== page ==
Top pick hits highway

JONATHAN HUNTINGTON -- Sun Media

, Last Updated: 10:42 AM ET

It will go down in CFL history as one of the most surprising draft day moves.

With Dimitri Tsoumpas sitting in the Edmonton Eskimos office - waiting to be announced as the club's second overall selection in the CFL draft - the Green and Gold pulled a stunning trade.

EDMONTON NATIVE

Even though Tsoumpas - an Edmonton native - had verbally agreed to a three-year contract with the Eskimos, that didn't stop Edmonton head coach Danny Maciocia from trading the rights to the second-overall pick to the Calgary Stampeders at 9:40 a.m. yesterday morning, just 20 minutes before the draft was scheduled to start.

It capped a stunning 24-hour period, which saw Tsoumpas fly from Salt Lake to Edmonton - on the Eskimos' dime - to get ready to be introduced as a building block on the Esks' O-line for years to come.

Instead, the former Strathcona High School product is a Calgary Stampeder.

The Eskimos traded the second and 16th overall picks in yesterday's draft to Calgary for non-import offensive lineman John Comiskey, non-import receiver Kevin Challenger and the 11th and 19th overall selections in the draft.

Calgary used that second overall pick to grab Tsoumpas.

"Everyone told me (football) is a business and sure enough it is," said Tsoumpas while driving to Calgary yesterday afternoon.

The shocking trade started to materialize very early yesterday morning when Jim Barker - the director of player personnel for the Stamps - called Maciocia.

"At six o'clock (in the) morning I got a phone call and an offer was made," said Maciocia.

"We countered. And they came back and countered again. And then I countered for the last time about 8:30 a.m."

Once the deal was put in place, Maciocia had the right to cancel everything before the draft started.

Maciocia had a 15-minute window to determine if he really wanted to pull the trigger on the deal.

Ironically, he went and questioned new assistant coach A.J. Gass, who threw Comiskey's helmet at Commonwealth Stadium in a moment of rage last year.

"I said: 'Who is the toughest centre you played against last year?'" relayed Maciocia.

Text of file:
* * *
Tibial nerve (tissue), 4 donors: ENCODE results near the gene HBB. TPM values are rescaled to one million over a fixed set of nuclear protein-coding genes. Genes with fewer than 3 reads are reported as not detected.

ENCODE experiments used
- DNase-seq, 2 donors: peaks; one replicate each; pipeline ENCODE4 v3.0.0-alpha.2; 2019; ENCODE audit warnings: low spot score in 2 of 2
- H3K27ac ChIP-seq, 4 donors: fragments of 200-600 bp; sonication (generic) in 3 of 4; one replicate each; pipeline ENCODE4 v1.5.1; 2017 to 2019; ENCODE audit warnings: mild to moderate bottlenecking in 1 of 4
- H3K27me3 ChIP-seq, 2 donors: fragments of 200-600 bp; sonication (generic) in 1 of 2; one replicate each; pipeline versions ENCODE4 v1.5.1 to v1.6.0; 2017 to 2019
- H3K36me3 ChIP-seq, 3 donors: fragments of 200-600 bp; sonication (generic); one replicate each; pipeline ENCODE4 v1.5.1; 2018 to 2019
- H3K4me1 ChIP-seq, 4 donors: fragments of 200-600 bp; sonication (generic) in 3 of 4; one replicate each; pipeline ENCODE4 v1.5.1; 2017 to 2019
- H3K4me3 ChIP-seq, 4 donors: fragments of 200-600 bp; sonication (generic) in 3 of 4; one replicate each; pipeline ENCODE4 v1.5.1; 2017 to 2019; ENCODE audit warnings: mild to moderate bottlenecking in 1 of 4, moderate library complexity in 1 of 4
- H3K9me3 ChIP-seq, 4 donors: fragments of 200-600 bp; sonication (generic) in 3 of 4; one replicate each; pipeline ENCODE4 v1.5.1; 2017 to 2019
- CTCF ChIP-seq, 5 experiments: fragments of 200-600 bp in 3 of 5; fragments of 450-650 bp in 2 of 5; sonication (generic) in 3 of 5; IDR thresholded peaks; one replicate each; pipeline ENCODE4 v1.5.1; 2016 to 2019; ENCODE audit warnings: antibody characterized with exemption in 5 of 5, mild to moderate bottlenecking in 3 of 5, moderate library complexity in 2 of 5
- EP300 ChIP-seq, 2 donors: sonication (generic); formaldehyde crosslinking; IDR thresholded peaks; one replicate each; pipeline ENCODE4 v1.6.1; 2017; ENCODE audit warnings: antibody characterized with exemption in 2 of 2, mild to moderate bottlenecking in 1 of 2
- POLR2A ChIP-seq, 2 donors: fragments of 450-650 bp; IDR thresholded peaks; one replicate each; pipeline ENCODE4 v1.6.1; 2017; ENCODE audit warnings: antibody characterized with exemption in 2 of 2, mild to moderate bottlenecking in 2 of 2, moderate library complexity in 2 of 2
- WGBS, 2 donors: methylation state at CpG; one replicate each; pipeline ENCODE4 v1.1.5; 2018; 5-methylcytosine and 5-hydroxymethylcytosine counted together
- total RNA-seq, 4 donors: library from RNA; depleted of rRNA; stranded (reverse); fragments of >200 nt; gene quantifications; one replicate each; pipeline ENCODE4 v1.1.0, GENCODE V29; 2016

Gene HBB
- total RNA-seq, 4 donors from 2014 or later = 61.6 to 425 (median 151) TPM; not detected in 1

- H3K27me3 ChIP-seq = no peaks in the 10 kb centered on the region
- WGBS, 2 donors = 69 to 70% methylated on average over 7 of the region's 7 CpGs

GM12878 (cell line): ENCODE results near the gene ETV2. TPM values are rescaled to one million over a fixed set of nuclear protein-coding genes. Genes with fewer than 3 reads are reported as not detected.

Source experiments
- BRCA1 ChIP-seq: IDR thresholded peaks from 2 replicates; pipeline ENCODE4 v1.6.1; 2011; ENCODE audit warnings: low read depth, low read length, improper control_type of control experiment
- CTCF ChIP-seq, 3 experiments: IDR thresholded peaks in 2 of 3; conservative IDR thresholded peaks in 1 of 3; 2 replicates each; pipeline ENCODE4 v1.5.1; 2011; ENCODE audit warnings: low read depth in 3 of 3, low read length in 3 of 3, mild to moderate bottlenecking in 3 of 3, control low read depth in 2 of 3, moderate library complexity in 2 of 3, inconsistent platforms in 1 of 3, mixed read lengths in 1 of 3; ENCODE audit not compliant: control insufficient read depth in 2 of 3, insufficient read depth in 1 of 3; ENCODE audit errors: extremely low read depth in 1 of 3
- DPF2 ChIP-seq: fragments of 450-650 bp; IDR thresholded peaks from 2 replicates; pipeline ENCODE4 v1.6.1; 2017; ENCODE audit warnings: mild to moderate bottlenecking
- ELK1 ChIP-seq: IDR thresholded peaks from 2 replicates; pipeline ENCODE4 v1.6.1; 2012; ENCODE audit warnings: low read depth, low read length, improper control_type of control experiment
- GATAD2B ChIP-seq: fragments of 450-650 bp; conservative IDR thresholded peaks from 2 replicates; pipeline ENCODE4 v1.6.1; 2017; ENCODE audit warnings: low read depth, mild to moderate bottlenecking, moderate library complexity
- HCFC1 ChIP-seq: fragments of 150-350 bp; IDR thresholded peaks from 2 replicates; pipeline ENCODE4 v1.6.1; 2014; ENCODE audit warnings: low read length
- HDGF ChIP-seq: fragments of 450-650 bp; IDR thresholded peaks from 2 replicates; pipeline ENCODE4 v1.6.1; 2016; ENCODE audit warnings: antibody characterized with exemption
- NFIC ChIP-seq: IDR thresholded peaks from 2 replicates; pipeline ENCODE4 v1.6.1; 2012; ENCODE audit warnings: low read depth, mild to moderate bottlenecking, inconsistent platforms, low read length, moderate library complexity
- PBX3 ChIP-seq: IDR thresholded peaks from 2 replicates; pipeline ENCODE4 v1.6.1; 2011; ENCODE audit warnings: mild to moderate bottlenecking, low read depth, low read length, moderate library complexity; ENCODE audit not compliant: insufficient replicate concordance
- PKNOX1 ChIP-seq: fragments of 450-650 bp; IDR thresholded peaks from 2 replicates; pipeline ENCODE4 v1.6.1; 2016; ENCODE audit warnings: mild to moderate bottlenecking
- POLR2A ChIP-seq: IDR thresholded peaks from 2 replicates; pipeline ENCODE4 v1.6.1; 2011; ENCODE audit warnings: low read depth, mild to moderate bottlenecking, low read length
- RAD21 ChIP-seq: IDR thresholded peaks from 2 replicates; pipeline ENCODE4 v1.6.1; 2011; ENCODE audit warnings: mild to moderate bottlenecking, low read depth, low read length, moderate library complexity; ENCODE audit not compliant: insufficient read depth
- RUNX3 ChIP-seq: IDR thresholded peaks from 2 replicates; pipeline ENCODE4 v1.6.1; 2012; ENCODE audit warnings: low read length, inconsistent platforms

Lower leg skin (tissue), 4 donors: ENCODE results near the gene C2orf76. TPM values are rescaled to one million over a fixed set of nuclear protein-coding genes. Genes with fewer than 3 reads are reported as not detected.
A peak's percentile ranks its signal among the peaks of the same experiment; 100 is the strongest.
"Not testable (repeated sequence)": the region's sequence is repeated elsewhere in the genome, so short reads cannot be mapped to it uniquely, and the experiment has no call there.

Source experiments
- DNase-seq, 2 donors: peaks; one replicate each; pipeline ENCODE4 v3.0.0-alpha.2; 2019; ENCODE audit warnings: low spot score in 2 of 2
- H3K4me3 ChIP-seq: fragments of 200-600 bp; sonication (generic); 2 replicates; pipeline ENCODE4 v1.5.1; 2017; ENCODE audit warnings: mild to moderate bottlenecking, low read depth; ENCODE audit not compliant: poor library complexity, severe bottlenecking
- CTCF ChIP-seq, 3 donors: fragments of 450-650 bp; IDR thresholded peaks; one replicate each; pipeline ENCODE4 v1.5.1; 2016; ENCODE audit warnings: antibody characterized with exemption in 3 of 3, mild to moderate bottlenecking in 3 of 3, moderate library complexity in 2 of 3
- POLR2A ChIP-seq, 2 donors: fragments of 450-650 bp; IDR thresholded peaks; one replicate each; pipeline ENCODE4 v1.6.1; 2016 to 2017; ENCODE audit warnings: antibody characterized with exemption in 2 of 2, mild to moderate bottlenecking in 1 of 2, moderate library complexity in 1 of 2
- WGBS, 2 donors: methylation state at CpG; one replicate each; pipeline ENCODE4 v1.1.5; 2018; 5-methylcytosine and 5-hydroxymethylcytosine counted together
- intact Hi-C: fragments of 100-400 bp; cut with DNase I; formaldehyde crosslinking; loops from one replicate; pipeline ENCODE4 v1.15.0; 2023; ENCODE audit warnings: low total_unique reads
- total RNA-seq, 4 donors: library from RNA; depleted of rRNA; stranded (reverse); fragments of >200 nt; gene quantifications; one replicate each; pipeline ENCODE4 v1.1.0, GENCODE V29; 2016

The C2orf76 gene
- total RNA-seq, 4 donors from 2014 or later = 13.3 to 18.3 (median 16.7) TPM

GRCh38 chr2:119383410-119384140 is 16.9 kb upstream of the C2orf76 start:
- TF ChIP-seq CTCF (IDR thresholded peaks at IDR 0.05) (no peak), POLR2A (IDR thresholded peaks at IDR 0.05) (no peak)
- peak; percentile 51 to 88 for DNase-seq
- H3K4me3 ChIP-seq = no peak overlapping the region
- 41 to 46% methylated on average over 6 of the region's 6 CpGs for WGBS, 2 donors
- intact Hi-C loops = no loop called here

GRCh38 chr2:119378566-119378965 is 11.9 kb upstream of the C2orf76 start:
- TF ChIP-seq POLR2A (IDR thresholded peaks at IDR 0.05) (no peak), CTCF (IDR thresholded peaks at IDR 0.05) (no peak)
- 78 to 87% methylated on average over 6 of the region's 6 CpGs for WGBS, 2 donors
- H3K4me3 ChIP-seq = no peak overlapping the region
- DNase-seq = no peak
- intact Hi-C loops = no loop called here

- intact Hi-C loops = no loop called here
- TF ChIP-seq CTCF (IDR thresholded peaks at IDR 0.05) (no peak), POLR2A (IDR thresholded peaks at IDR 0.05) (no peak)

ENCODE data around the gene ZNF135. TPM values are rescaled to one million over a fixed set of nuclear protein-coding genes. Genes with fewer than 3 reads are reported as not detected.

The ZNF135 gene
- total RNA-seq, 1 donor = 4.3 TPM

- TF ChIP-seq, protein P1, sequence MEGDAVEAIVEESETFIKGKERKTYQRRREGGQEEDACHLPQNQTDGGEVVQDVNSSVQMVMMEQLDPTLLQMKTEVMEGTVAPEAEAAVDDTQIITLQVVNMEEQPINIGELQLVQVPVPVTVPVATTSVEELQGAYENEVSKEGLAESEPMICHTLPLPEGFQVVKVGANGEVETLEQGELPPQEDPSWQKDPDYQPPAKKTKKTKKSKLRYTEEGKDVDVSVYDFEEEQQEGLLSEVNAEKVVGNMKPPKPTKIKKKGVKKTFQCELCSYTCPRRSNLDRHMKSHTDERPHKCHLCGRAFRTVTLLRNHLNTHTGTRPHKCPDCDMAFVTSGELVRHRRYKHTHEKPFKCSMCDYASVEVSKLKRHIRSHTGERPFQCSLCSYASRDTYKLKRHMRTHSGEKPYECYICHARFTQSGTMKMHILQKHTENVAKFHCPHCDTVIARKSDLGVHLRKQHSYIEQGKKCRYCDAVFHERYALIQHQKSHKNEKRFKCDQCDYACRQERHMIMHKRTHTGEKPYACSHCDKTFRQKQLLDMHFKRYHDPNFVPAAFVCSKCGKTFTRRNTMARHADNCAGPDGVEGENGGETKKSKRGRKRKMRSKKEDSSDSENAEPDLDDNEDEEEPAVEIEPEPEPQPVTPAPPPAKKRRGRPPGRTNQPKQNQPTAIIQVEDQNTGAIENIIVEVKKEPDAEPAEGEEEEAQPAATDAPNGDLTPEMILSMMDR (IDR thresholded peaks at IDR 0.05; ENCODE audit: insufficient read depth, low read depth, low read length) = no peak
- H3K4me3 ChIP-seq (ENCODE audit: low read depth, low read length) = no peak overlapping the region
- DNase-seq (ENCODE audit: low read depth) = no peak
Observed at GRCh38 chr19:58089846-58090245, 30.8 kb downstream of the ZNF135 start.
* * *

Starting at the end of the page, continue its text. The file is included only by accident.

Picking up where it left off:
"He mentioned Comi. He didn't know what was going on. And he talked about the kind of attitude he played the position with. That is all I needed to hear.

"I turned around and got to my desk and picked up the phone and made the call (to finalize the trade)."

The deal addresses several needs for the club.

"We get ourselves a guy who has played in the CFL for three years," continued Maciocia on Comiskey. "He has played centre, he has played guard.

"He is a proven commodity. He is as tough and as nasty as you are going to come across."

PROBABLE STARTER

In return, Edmonton didn't have to give up a first-round pick next year or any playmaker on the current roster to get a probable starter on the O-line.

However, the Eskimos did have to wave goodbye to Tsoumpas in a very awkward situation.

"Sure, it is awkward," said the coach on the conversation he had to have with the promising 22-year-old right guard.

"On the business side of this, it is a 10 a.m. start (to the draft) and anything can happen until 10 a.m.

"Dimitri is a very good football player.

"He will have an opportunity to start (in Calgary) and will play in this league for a number of years. In order to get the players we got we had to give up a pretty good player (in Tsoumpas)."

The Stamps might have the weakest offensive line in the CFL, meaning the rookie could play this season.

In Edmonton, he likely wouldn't have seen the field this year.

"I think everything happens for a reason," said Tsoumpas. "I'm rolling with the punches."

But his Edmonton-based parents aren't too pleased.

"They were kind of devastated," remarked the Weber State product. "I know my stepdad is a 32-year Eskimos fan."


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